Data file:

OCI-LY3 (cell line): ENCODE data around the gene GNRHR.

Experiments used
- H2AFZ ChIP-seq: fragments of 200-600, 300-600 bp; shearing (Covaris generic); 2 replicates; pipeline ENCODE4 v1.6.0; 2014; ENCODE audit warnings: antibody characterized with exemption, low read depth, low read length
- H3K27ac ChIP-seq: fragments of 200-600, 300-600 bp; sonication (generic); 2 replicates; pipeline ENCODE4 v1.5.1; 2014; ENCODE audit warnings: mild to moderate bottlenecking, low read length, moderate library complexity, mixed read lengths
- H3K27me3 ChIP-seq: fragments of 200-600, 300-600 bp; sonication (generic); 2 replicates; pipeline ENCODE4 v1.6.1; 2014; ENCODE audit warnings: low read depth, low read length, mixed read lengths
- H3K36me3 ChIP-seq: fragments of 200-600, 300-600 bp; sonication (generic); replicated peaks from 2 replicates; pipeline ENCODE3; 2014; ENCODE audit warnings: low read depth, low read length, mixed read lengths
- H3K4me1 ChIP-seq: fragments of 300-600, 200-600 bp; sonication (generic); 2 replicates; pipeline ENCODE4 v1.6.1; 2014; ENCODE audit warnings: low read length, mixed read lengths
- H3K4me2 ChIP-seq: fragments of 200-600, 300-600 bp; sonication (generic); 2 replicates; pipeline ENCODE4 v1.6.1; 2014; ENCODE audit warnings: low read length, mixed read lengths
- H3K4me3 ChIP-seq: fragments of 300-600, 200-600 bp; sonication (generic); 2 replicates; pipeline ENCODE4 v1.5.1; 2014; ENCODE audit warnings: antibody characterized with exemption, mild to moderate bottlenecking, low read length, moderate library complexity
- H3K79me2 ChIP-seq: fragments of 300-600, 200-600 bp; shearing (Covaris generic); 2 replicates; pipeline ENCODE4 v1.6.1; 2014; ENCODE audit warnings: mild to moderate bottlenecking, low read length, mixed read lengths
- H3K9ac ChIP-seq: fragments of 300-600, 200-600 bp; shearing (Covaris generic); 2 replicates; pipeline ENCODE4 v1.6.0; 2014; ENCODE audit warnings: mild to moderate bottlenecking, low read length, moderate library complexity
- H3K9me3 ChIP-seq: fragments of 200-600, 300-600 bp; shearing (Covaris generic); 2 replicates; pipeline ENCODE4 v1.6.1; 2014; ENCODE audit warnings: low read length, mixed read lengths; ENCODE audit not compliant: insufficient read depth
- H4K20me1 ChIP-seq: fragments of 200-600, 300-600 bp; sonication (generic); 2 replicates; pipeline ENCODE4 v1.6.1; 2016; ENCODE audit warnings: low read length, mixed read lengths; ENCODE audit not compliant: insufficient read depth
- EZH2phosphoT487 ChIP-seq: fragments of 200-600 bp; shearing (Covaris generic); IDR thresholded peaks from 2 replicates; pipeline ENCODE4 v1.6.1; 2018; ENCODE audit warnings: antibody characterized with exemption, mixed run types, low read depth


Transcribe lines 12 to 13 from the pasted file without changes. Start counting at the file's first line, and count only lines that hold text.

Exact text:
- H3K9me3 ChIP-seq: fragments of 200-600, 300-600 bp; shearing (Covaris generic); 2 replicates; pipeline ENCODE4 v1.6.1; 2014; ENCODE audit warnings: low read length, mixed read lengths; ENCODE audit not compliant: insufficient read depth
- H4K20me1 ChIP-seq: fragments of 200-600, 300-600 bp; sonication (generic); 2 replicates; pipeline ENCODE4 v1.6.1; 2016; ENCODE audit warnings: low read length, mixed read lengths; ENCODE audit not compliant: insufficient read depth